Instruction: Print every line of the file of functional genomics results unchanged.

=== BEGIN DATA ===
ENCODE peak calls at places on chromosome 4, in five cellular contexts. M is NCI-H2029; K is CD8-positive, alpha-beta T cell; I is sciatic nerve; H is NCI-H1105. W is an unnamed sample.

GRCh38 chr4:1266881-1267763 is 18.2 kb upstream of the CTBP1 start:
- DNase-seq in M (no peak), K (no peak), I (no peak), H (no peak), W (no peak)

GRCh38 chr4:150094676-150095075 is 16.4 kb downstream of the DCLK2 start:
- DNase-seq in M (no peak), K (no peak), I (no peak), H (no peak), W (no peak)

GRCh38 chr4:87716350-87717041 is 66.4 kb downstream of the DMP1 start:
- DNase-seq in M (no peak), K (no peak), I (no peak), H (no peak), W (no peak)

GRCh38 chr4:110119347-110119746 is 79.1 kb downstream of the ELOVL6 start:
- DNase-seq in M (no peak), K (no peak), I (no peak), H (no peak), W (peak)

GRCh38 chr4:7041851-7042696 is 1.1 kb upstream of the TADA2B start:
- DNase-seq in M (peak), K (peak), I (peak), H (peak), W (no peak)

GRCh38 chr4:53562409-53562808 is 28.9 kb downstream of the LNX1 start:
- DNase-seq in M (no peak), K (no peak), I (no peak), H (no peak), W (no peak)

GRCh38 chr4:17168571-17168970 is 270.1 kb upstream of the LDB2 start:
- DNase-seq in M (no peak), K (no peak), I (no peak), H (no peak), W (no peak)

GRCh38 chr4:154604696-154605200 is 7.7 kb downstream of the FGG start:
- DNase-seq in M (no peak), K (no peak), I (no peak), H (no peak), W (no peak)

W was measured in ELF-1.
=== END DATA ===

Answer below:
ENCODE peak calls at places on chromosome 4, in five cellular contexts. M is NCI-H2029; K is CD8-positive, alpha-beta T cell; I is sciatic nerve; H is NCI-H1105. W is an unnamed sample.

GRCh38 chr4:1266881-1267763 is 18.2 kb upstream of the CTBP1 start:
- DNase-seq in M (no peak), K (no peak), I (no peak), H (no peak), W (no peak)

GRCh38 chr4:150094676-150095075 is 16.4 kb downstream of the DCLK2 start:
- DNase-seq in M (no peak), K (no peak), I (no peak), H (no peak), W (no peak)

GRCh38 chr4:87716350-87717041 is 66.4 kb downstream of the DMP1 start:
- DNase-seq in M (no peak), K (no peak), I (no peak), H (no peak), W (no peak)

GRCh38 chr4:110119347-110119746 is 79.1 kb downstream of the ELOVL6 start:
- DNase-seq in M (no peak), K (no peak), I (no peak), H (no peak), W (peak)

GRCh38 chr4:7041851-7042696 is 1.1 kb upstream of the TADA2B start:
- DNase-seq in M (peak), K (peak), I (peak), H (peak), W (no peak)

GRCh38 chr4:53562409-53562808 is 28.9 kb downstream of the LNX1 start:
- DNase-seq in M (no peak), K (no peak), I (no peak), H (no peak), W (no peak)

GRCh38 chr4:17168571-17168970 is 270.1 kb upstream of the LDB2 start:
- DNase-seq in M (no peak), K (no peak), I (no peak), H (no peak), W (no peak)

GRCh38 chr4:154604696-154605200 is 7.7 kb downstream of the FGG start:
- DNase-seq in M (no peak), K (no peak), I (no peak), H (no peak), W (no peak)

W was measured in ELF-1.